calories in a can of beer--150
calories in a chocolate-chip cookie--130
calories in a serving (3/4 cup) of captain crunch--109
calories in a large french fry--500
calories in a double cheeseburger--650
calories in a slice of pepperoni pizza--290
So, let's see how your day looks--and hope that you don't say to yourself, "Has he been watching me?"

You go to bed late because you've been watching cable tv, or reading some reactionary, right-wing redneck's blog. You get up later than you should. You are in a hurry. After getting yourself together in the bathroom, you stagger to the kitchen and wolf down a big bowl of your kids' breakfast cereal. There is no way that is 3/4 cup. It's at least 1 1/2 cups. That's 218 calories, assuming you didn't scoop sugar on it, which of course you do, and off the top of my head, that's about 50 calories a teaspoon, and you use two, so that's 318 calories at least, even before you get out of the house.

When you do get out of the house, you realize that you haven't had your caffeine fix, so you stop at Starbuck's or Quik Trip and pick yourself up a latte. A 12-oz one is 120-200 calories. Does anyone ever actually get a 12-oz latte? And while you're there, you might as well get a donut. A plain one is about 185 calories.

About two and a half hours later, it's time for your morning break. Time for a Pepsi. A 20-oz bottle is 250 calories. Have a chocolate-chip cookie with that? Mais oui! Another 130 calories.

A couple hours later, it's time for lunch. Considering that "all" you've had to eat is a bowl of cereal, a donut, and a cookie, you're hungry. You go get a combo meal at the burger joint. The double burger is 650 calories. The large fries are 500 calories. A 20-oz drink is 250 calories, but of course, that's the "small" size these days, so you've got a 32-oz frosty beverage for about 400 calories. On the way back, you pick up a candy bar--about 250 calories--for your afternoon break.

Of course, you are feeling a little bit waxed by the time that afternoon break rolls around. You need some caffeine. Pepsi has caffeine. There's another 250 calories.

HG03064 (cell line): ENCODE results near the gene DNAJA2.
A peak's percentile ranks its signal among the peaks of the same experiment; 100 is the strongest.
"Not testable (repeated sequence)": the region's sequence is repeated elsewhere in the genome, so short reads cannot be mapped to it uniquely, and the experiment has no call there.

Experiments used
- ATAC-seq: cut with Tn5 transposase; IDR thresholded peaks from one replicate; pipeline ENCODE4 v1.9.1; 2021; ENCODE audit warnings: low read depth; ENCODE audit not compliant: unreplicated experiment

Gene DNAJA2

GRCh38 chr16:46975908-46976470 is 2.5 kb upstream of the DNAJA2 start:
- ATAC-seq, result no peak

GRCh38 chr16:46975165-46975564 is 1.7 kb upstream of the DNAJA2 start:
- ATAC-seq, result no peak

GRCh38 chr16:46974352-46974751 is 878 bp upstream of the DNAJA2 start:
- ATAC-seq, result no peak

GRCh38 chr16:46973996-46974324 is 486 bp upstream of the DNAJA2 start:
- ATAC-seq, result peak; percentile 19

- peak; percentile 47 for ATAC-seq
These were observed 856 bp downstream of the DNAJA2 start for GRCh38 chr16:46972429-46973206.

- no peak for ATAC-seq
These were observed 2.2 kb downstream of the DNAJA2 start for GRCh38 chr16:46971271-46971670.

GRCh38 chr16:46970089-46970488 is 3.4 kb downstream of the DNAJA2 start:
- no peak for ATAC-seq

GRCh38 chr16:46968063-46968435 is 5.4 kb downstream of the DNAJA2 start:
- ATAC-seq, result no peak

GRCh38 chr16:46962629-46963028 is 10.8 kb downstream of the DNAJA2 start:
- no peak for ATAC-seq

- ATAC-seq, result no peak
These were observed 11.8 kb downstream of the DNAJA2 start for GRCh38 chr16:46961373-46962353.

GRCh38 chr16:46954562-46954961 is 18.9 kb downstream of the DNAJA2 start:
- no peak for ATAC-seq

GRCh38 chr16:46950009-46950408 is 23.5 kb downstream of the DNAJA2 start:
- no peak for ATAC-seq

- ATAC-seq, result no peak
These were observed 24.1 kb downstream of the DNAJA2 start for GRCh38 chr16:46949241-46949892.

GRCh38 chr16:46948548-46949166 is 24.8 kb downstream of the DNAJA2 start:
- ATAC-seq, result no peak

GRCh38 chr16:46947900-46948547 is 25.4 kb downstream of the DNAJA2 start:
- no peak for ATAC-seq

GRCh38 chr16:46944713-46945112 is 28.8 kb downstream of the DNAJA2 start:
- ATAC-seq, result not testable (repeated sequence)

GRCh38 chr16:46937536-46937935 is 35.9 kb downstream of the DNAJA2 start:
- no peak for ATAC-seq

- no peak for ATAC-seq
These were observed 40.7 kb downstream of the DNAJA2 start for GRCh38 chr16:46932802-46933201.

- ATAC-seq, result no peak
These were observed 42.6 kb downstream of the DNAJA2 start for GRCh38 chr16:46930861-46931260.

You are in a hurry for dinner. You certainly didn't put anything in the crock pot, so you need to pick up something fast. How about pizza? You eat three--no, four--slices of pepperoni pizza at 290 calories each. More pepsi? No, it's time to relax. Have a couple of 150-calorie beers. Finish up with a slice of that pie that's in the fridge for 250 more calories.

Okay, let's add that up:
Pepsi x 2--500
burger, fries, and drink--1550
candy bar--250
beer x 2--300
total--4763 calories
And the pathetic part is that really, in terms of total volume, you maybe didn't eat that much! You might very well look at that and say to yourself, "But that's not that much. Any perfectly normal man could easily eat that much in a day. Maybe he'd be eating hearty, but that's not exactly eating like a pig, either." And you'd be right. It's not the quantity of food and beverage that you ate--it's its nature. It's pretty much all empty starches and trans fats. It is, in fine, crap. You spent your day, probably quite unwittingly and almost certainly unintentionally, eating crap.
Eating carbohydrates triggers a hormonal response—insulin secretion—that signals our bodies to accumulate fat. This is why the fewer carbohydrates we consume, the leaner we will be. Sugar, flour and other refined carbohydrates produce an exaggerated version of this response, and so are particularly fattening.
I highly recommend you read the whole article. There is more to the science of weight control, diet, and health than "don't eat carbs," of course, but this article will still be an eye-opener for many people.

When you don't get enough sleep, you produce more of a hormone called ghrelin, which stimulates your appetite. In other words, if you don't get enough sleep, you want to eat more. And guess what--in that state, you're much more likely to want to eat useless crap.

And, lastly: exercise. You do not have to run marathons to control your weight and be reasonably fit, but you do need something that helps you maintain your muscle mass--which is important in terms of burning calories and leveling out your blood sugar, don'tcha know--and when it comes right down to it, the "best" exercise is the one that you will actually do. Personally, I recommend karate, but you might want to try running (if you actually run, instead of plod, it's actually kind of fun) or Praisemoves or something.

There you go. Hope that helps.